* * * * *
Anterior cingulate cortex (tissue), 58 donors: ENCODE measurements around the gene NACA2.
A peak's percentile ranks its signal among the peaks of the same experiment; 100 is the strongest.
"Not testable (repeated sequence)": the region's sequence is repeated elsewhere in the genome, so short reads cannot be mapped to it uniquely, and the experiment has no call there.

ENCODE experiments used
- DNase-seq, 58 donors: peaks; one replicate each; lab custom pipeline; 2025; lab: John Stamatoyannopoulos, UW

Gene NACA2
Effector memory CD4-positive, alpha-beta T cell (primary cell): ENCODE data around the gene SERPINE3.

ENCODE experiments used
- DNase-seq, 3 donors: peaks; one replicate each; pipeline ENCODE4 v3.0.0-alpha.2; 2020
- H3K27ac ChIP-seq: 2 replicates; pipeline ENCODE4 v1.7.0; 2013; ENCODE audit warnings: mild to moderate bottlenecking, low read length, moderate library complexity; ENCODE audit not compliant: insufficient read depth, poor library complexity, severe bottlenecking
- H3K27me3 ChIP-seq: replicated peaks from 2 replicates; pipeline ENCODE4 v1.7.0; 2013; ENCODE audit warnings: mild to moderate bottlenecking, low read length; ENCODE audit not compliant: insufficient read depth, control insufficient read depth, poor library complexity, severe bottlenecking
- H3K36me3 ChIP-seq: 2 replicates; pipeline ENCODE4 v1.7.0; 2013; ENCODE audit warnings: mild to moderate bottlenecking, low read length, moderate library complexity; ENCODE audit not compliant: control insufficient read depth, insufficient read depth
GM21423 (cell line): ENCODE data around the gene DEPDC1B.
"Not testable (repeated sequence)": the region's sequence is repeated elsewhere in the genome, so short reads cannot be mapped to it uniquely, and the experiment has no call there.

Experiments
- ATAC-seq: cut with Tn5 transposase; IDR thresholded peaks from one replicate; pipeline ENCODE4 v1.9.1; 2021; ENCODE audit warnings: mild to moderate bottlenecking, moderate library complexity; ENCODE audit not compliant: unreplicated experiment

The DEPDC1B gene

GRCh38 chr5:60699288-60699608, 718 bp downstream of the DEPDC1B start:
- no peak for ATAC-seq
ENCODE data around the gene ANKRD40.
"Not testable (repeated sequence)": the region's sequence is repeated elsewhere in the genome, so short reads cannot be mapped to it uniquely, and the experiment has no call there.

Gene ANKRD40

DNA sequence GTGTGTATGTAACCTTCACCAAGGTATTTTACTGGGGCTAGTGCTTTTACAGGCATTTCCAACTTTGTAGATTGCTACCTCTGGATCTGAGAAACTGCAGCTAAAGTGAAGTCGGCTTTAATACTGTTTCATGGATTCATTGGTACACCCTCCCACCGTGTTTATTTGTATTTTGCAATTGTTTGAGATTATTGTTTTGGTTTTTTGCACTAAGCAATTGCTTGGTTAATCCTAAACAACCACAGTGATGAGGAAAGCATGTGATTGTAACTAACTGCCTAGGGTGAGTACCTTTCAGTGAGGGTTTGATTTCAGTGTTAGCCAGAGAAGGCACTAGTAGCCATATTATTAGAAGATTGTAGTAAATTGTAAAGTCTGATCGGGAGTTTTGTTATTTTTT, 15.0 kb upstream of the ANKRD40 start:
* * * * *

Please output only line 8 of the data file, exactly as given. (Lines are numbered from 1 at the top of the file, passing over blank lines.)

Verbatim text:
ENCODE experiments used